Some might be surprised to see us joining forces.

One of us is president of the Maryland Watermen’s Association, and the other is the Maryland executive director for the Chesapeake Bay Foundation.

In recent years, we’ve had differences on fisheries policies that have seen us on opposite sides of controversial debates. But we’ve always been on the same side in the fight for clean water. Improving the Bay’s water quality means more fish, more crabs, a better economy and healthier communities.

That’s why, earlier this month, the Maryland Watermen’s Association signed onto a notice of intent with CBF to potentially file a lawsuit against the Environmental Protection Agency for failing to do what is required under the Clean Water Act and Chesapeake Bay Agreement. The decision to partner on this endeavor was not an easy one, but it was made deliberatively. This effort focuses on improving the health of the Bay and its famed fisheries.

Maryland watermen along with the Chesapeake Bay and its tributaries have suffered for many years. Pollution, waste and debris flowing from upstream states comes down the Susquehanna River to the Chesapeake Bay. This creates red tides, low oxygen levels and dead zones, threatening the survival of oyster larvae, crabs, clams and fish. EPA is not holding Pennsylvania and New York accountable for putting forth deficient plans that will fail to reach the pollution reduction goals outlined in the Chesapeake Clean Water Blueprint. The two states’ inadequate plans are putting the entire cleanup at risk of failing before the 2025 deadline.

We’ve been down this road before. Previous clean-up agreements failed because no overseeing entity promised to use its enforcement powers. That was supposed to change with the new blueprint, which took effect in 2011, because EPA committed to use its authorities under the Clean Water Act to hold jurisdictions accountable. The agency has the power to withhold grants or force the states to upgrade wastewater treatment plants to meet the goals, among other options.

Yet, the EPA has chosen to do next to nothing. That’s despite Pennsylvania and New York submitting plans that fail to achieve clean-up goals.

In Pennsylvania’s case, the state needs more than $300 million per year to install environmental improvements to put it back on track. On the ground in Pennsylvania, conservationists, anglers and many others have been working to plant tree buffers, reduce fertilizer use, add cover crops and upgrade urban stormwater management to reduce polluted runoff from farms and cities. However, the state lacks a sufficient, dedicated funding source to accelerate these improvements, and efforts to create one routinely fail in the legislature.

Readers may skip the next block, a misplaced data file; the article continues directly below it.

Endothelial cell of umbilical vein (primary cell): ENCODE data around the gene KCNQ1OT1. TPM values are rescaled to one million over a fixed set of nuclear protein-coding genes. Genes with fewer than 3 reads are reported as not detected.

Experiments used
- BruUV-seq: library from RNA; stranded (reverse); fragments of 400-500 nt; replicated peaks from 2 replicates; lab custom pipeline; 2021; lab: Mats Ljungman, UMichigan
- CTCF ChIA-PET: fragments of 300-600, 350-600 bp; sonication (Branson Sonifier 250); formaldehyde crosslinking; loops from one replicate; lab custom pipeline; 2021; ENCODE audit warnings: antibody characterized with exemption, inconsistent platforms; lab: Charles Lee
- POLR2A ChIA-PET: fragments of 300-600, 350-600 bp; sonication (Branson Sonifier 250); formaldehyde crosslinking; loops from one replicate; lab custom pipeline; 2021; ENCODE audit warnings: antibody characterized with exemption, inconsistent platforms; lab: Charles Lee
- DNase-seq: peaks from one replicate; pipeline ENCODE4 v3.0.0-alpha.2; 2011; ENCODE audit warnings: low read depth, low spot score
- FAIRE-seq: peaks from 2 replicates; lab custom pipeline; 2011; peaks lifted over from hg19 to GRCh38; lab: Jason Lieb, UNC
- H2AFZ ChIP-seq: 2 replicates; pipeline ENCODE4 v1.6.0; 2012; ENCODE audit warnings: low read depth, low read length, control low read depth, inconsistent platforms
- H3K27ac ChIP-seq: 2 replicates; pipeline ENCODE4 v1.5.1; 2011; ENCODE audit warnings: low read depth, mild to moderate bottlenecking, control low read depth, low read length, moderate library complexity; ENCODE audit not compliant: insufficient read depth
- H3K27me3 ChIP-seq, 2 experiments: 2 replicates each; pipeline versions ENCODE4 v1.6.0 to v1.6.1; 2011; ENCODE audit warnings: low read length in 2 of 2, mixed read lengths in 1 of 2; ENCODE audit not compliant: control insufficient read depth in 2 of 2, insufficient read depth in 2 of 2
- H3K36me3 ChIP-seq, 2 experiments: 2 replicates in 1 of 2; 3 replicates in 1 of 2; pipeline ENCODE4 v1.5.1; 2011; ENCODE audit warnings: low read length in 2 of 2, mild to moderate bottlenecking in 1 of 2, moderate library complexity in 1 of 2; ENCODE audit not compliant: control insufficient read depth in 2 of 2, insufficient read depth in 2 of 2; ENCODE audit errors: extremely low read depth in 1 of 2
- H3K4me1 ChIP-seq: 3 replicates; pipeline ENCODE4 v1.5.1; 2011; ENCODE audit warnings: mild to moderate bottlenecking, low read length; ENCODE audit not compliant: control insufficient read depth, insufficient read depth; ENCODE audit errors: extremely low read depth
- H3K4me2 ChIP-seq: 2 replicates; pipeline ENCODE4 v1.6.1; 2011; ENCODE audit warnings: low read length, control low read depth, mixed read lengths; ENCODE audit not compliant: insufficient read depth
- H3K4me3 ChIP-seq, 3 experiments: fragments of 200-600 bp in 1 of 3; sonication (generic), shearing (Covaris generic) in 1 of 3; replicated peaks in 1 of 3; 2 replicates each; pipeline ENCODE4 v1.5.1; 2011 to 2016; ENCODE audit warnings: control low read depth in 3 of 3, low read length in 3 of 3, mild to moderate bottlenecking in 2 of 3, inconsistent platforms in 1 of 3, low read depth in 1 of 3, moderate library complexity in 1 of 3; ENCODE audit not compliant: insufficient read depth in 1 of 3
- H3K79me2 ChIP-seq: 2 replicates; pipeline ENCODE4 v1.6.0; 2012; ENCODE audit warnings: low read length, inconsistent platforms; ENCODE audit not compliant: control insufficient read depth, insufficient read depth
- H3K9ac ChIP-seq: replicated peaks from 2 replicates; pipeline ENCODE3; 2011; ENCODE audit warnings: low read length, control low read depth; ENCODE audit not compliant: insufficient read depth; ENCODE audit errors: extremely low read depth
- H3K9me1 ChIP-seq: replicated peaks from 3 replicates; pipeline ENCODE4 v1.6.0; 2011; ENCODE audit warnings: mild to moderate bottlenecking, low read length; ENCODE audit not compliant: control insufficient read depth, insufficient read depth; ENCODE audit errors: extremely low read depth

Meanwhile, Maryland and Virginia have spent billions of dollars investing in the Bay cleanup. EPA’s own assessments show these states are on track to meet their clean water goals by 2025. Maryland’s agriculture cost share program helps farmers plant cover crops and add natural filters such as trees to their land. Stormwater fees in both states have helped cities and towns reduce runoff from roads, parking lots and buildings. The investments are starting to pay off — over time more crabs, fish and oysters are returning to the Bay, and underwater grasses are rebounding. And on the water — despite heavy rain in recent years — we’ve seen the improvements for ourselves.

Yet those efforts to restore the Bay will not succeed if New York and Pennsylvania don’t do their fair share. More than 50% of the freshwater that enters the Bay comes from the Susquehanna River, which crosses through these two states. When heavy rains hit the region, it’s easy to see the lack of progress in cleaning up the Susquehanna and its tributaries. Satellite photos show plumes of sediment clouding the northern portion of the Bay near the river due to polluted runoff. Those visible plumes carry large amounts of nitrogen and phosphorus that later fuel toxic algal blooms causing marine life to suffocate from a lack of dissolved oxygen.

Clean water is crucial for the Bay region’s economy. The region’s fisheries, tourist areas and agriculture depend on clean water and air. A 2014 study determined that meeting the blueprint’s pollution reduction goals would increase annual economic benefits in the region by $22 billion, including a $6.2 billion increase in Pennsylvania and $1.9 billion in New York.

Watermen and CBF are coming together at this crucial time because of clean water’s importance to the people we represent. We hope elected officials in New York and Pennsylvania will accelerate work to honor their previous commitments to the cleanup. Despite EPA Administrator Andrew Wheeler’s attempts to label our effort frivolous, we know this case represents our best chance to save the cleanup from failure. We’ve already seen that public pressure isn’t enough. It’s time for EPA to act and ensure the 2025 pollution reduction goals are met in every state. That’s why we’re working together to make that happen.

Robert T. Brown is president of the Maryland Watermen’s Association. Alison Prost is Maryland executive director of the Chesapeake Bay Foundation.

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